Facebook Twitter Pinterest Gmail Breast cancer is the second most common type of cancer affecting U.S. women. According to the National Cancer Institute, about 12.4 percent of women will be diagnosed with breast cancer at some point during their lifetime. The good news is that with advances in methods of detection and treatment, many women […]
Breast cancer is the second most common type of cancer affecting U.S. women. According to the National Cancer Institute, about 12.4 percent of women will be diagnosed with breast cancer at some point during their lifetime. The good news is that with advances in methods of detection and treatment, many women can and do beat breast cancer.
Know Your Risks
Breast cancer is a genetic disease. It occurs because of changes to the body’s genes that control the way breast cells function, especially how they grow and divide. Genetic changes can be inherited from your family history or they can happen because of an environmental exposure like cancer-causing chemicals or radiation that damages DNA. For breast cancer, most mutations to breast cells are acquired throughout a woman’s life rather than being inherited.
Lower Your Risks
There is no known, definitive way to prevent breast cancer, but you can lower your risk by maintaining your overall health when you:
- Eat a diet rich in healthy foods, like fruits and vegetables
- Exercise and stay at a healthy weight
- Quit smoking or never start
- Limit alcohol consumption
Certain risk factors, whether based on genetic or environmental factors, are unique to each individual and should be taken into consideration when discussing your breast cancer risk with your physician. These include:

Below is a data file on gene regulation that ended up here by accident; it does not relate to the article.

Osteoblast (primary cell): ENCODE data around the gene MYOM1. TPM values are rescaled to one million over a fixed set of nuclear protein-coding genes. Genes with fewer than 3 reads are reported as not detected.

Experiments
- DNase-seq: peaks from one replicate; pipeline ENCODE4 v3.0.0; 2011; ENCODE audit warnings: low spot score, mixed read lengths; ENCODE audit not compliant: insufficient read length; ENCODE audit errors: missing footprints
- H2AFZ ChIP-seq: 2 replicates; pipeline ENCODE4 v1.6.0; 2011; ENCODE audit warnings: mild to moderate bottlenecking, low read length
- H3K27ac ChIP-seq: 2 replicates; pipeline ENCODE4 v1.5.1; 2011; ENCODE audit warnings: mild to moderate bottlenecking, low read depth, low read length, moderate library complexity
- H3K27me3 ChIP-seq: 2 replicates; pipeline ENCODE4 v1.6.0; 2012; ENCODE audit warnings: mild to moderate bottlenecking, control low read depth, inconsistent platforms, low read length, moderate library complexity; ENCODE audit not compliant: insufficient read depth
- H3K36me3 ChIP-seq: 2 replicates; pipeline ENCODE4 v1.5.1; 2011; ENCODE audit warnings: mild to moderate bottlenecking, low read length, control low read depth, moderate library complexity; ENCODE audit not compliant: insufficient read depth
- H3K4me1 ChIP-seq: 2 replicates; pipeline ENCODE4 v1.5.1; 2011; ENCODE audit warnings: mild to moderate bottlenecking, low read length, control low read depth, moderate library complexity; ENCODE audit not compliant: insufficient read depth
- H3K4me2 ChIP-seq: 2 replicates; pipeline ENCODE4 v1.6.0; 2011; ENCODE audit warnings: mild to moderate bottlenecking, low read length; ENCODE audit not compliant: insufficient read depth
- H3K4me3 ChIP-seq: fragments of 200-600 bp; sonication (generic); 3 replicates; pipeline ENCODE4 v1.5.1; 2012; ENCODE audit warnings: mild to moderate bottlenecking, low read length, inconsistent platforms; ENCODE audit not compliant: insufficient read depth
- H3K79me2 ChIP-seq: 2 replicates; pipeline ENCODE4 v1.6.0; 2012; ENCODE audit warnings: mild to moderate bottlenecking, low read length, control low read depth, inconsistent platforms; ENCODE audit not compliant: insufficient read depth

- Family history of breast cancer
- Dense breast tissue
- Exposure to radiation
- Never having had children or having your first child after age 30
- Using hormone replacement therapy with estrogen/progesterone
Know the Warning Signs
Monthly breast self-exams can help you know what your breasts normally feel and look like so you can detect changes. It’s critical, however, to understand that self-exams cannot take the place of other screening tests like mammograms and should be done based on your doctor’s recommendations.
When you do your monthly self-exam, look for the following warning signs:
- A painless, hard lump in the breast tissue
- Swelling of all or part of a breast
- Skin irritation or dimpling
- Breast or nipple pain
- Nipple changes, like retraction (turning inward)
- Breast/nipple skin changes (redness, scaliness or thickening)
- Nipple discharge (other than breastmilk)
Follow Screening Guidelines
Another way to lower your risk is to have regular mammograms, as often as your doctor recommends them according to your personal risk factors. With routine screening, the hope is that if you do get breast cancer, it can be detected and treated early for the best possible outcomes.
Olga Ivanov, MD, FACS is the medical director of the Comprehensive Breast Health Center at Florida Hospital Celebration Health. She is a leader in the field of breast health and advanced breast cancer surgery.